It is natural human tendency to desire individuality. Commercial cinema is entertainment for the ‘mass’ and is looked down upon. The cooler cousin is art house – the intellectual hoity-toity who dine with Tarkovsky and frolic with Godard – and ‘being niche’ is a badge worn with pride. While this divide always existed in Indian film industries, Bollywood is amidst a very interesting trend. The class and the mass are trying to find a common ground, and suddenly, everyone wants to be associated with the deviant. The likes of Manmohan Desai would ridicule the Guru Dutts and Satyajit Rays of the world. Karan Johar and Rohit Shetty are seen with Anurag Kashyap and Anand Gandhi.

While this coming together is very promising, it has not resulted in any decrease of the bogus that the industry produces every month. We still see a Rowdy Rathore, a Krrish 3, and a Boss being a commercial 100-crore blockbuster. Karan Johar still produces a flaky rom com with couture-clad Kareena Kapoor and Imran Khan. Films like The Lunchbox are a product of this pseudo-intellectualism. This need to be intelligent (read: different) in the film fraternity is what fuels producers to make films that are marketed on this underlying pitch. If you went by Bollywood trends, ‘intelligent’ is the new hippie.

To call The Lunchbox a cinematic gem is a major exaggeration. The script is riddled with gaffes, the performances lack energy and interest, and with half-baked characters and a very limp screenplay, it is definitely not a film that should even be considered to represent the country at a global showcase. Yes, it does feature a successful casting coup (and even though they are primarily ‘parallel cinema’, we could not help but drool over the Irrfan-Nawaz combo), but the absolute unnecessity of Nawaz’s character adds to the failures of the film. With a huge media buzz and big names backing its release, The Lunchbox became one of the most awaited films of the year. And when it released, it is not a surprise that shows ran packed with an enthusiastic audience.

Another recent example of a similar marketing strategy was the Ship of Theseus by Anand Gandhi. SoT is definitely a much better film than The Lunchbox, but it played the ‘intelligent-is-the-new-different’ card to the hilt. For starters, Kiran Rao, and not Aamir Khan, presented the film. The Dhobi Ghat film maker is known for her niche interests, immediately making SoT the art house golden boy. The trailers and avant garde poster art, the FB campaigns, the limited release and Vote for your City contest, all added to the film trending on the social media for months prior to its release. The buzz was created about the film’s subject and primarily the contemporary connect it had with Plutarch’s paradox. What is surprising is that, the film’s premiere was hosted by Aamir Khan and the complete Bollywood fraternity was invited. Did the acceptance and approval of the mainstream really matter that much to the film’s makers?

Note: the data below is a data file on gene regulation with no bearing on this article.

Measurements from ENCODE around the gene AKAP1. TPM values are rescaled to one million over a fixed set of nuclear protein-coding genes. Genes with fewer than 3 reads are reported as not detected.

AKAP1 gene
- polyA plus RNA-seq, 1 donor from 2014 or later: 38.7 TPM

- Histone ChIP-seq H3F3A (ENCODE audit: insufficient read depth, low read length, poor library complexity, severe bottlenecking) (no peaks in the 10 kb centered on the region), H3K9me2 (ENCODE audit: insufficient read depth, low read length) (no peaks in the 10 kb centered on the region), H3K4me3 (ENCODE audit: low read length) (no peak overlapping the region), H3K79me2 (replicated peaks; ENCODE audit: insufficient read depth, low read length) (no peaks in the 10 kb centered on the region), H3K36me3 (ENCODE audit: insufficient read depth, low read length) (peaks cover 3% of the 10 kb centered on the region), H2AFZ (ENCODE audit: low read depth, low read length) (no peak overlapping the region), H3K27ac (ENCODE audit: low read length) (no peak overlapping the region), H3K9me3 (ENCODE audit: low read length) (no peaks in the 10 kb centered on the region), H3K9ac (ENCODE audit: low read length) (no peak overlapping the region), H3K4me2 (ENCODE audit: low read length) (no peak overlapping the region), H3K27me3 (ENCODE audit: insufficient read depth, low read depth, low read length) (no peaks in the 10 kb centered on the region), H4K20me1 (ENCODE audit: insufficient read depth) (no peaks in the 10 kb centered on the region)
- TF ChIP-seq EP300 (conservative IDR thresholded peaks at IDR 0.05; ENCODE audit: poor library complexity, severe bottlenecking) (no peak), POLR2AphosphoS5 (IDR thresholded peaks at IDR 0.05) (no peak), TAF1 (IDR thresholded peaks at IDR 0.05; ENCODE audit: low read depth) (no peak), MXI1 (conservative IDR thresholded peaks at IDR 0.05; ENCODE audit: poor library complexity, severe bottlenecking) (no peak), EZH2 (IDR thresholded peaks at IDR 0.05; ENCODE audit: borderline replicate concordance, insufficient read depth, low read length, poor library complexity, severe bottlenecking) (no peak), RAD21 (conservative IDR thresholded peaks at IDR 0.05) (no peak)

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SoT is a visual masterpiece, but the film maker tries hard to tell too many things in one film. The dialogues are forced and unnatural, the cinematography flitting between realism and forced construction, and the weight of the ideas make it more of a philosophical discourse than a piece of cinema. I have read reviews calling it the ‘best piece of cinema in the last decade’, a compliment that glorifies the film way beyond what it deserves. A tailored marketing strategy backed by a dearth of learned film critics makes it very easy for such films to be generously lauded. It is not too surprising as the bull crap these critics are treated to will definitely make them warm up to anything different. What they should avoid is Bollywood’s obnoxious masala offerings from becoming the yardstick. Unfortunately, that is just what has happened.

Last year, two films had used similar marketing strategies which worked out well for one, but not satisfactorily for the other. Everyone had been waiting with bated breath for Dibakar Banerjee’s Shanghai, a political thriller with a sterling cast of Abhay Deol, Emraan Hashmi, and Kalki Koechlin. Banerjee’s films always promise food for thought and film buffs were waiting to see what he was following up his past successes with. The marketing strategy was built around the film’s controversial subject and the director’s not-so-massy image. It filled in the seats successfully on the first week but then the film slumped into gradual oblivion. Chittagong, on the other hand, starring Manoj Bajpai and Nawazuddin Siddiqui failed horribly even after having a brilliant cast which was supposed to pull the crowds. The National Award for Best Song remains the only consolation for the film.

Of all the different marketing strategies the industry has put to use, this recent trend of playing the ‘brain card’ is the most interesting till date. Tapping into the primal human need to being unique is a masterstroke. What is unfortunate is that, ‘intelligence’ has become a niche quality. And pseudo-intellectualism is the way people are trying to achieve it.

 

Read the story in the December issue of Go Getter magazine. 

Image courtesy: Google images